[Review] Rate and Type of Complications After Nonpermanent Facial Fillers

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While many complications after nonpermanent filler injections have been reported, there is still debate on the overall complication rate. Researchers Carlo M. Oranges, MD, PhD, et al, performed a systematic review of literature to assess the type and severity of associated complications following injections in different anatomical regions of the face. Their findings were published in the Journal of Plastic and Reconstructive Surgery (October 2021). 

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Researchers screened the entire PubMed/Medline database to identify case reports and clinical studies describing complications that have occured after injection of nonpermanent fillers in the face. The complications were reviewed and analyzed according to their occurence in different anatomical regions of the face. There were 46 articles that included a total of 164 patients who reported a total of 436 complications during the time period between January 2003 and February 2020.

The majority of the complications were reported after injections to the nose and nasolabial fold (n = 230), the forehead and the eyebrows (n = 53) and the glabellear region (n = 36). Of the 436 total reported complications, 163 were classified as severe or permanent including skin necrosis (n = 46), loss of vision (n = 35) or encephalitis (n = 1). There were also 273 complications classifed as mild or transient including local edema (n = 74), skin erythema (n = 69) and filler migration (n = 2). The most severe complications were observed in the nose, glabella and forehead.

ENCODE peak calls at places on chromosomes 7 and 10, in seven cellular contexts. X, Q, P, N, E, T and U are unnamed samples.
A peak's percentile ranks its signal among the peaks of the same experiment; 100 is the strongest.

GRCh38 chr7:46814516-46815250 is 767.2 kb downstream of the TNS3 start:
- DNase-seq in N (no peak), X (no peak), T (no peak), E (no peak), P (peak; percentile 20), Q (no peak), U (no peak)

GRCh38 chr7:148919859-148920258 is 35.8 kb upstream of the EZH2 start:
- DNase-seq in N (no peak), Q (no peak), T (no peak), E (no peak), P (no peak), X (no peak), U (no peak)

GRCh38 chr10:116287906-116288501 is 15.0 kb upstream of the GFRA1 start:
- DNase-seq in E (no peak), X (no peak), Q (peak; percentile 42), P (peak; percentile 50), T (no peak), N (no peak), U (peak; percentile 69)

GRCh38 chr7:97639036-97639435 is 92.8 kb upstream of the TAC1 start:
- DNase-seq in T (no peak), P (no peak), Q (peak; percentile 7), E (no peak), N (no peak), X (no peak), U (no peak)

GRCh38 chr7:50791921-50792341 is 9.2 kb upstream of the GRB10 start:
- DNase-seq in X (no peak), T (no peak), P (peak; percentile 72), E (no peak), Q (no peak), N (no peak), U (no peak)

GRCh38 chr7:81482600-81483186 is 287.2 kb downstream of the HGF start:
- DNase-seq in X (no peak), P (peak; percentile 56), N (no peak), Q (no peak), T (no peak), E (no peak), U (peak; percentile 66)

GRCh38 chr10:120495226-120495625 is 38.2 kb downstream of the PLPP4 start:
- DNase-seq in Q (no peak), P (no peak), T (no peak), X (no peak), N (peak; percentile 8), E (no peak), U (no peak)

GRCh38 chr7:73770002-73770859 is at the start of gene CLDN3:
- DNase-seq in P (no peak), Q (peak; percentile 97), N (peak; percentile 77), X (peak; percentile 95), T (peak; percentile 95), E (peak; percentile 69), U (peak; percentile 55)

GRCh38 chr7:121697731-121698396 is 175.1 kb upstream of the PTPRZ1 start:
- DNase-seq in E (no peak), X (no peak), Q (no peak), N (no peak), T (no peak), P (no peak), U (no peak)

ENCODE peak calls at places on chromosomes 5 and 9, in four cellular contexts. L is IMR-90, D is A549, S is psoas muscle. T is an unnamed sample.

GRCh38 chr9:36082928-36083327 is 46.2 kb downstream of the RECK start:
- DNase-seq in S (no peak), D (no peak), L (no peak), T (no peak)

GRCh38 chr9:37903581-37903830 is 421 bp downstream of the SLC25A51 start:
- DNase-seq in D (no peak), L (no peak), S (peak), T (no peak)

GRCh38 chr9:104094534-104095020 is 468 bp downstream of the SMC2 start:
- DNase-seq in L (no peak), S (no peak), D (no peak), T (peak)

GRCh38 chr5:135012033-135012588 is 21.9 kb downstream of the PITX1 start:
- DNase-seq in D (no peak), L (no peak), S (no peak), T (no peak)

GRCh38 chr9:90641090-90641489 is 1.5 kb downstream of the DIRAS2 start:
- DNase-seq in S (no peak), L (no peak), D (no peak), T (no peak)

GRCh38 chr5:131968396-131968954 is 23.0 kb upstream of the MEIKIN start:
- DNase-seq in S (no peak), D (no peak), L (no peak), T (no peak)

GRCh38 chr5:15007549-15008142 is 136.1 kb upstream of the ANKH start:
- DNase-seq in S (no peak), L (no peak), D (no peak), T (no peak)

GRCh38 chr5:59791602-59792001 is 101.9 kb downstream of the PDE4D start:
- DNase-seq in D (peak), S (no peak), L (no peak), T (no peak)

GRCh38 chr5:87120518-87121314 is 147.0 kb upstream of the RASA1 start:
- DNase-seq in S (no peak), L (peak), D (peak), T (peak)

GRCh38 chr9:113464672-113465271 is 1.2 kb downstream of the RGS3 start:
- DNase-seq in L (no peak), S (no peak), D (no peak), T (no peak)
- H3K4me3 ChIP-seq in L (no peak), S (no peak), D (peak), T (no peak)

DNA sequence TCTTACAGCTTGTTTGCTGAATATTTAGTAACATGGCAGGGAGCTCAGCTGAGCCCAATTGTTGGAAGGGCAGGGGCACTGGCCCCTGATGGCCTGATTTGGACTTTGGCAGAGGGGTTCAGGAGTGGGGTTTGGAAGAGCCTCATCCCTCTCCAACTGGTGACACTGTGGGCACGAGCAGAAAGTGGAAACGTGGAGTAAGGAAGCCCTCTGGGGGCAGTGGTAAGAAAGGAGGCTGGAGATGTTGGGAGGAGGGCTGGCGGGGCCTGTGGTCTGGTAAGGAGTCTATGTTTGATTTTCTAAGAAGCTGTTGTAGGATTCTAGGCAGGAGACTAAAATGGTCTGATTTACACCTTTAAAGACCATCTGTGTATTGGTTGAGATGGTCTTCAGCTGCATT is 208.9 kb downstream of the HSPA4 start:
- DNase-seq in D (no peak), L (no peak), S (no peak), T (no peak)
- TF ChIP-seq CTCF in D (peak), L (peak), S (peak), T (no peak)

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Researchers concluded that nonpermanent facial fillers were associated with rare but potentially severe complications, particularly affecting the eye and palpebral region. The severity and impact of the complications depended on the anatomical region of the face, and the risk is correlated to the complex vascular anatomy of the face interconnecting the extracranial and intracranial vascular network of the carotid artery. Therefore, it is mandatory that injectors have adequate knowledge of the anatomy of the face and adhere to appropriate technical recommendations, including the use of correct needles or cannulas and injection to the appropriate soft-tissue layer depending on the area being treated.

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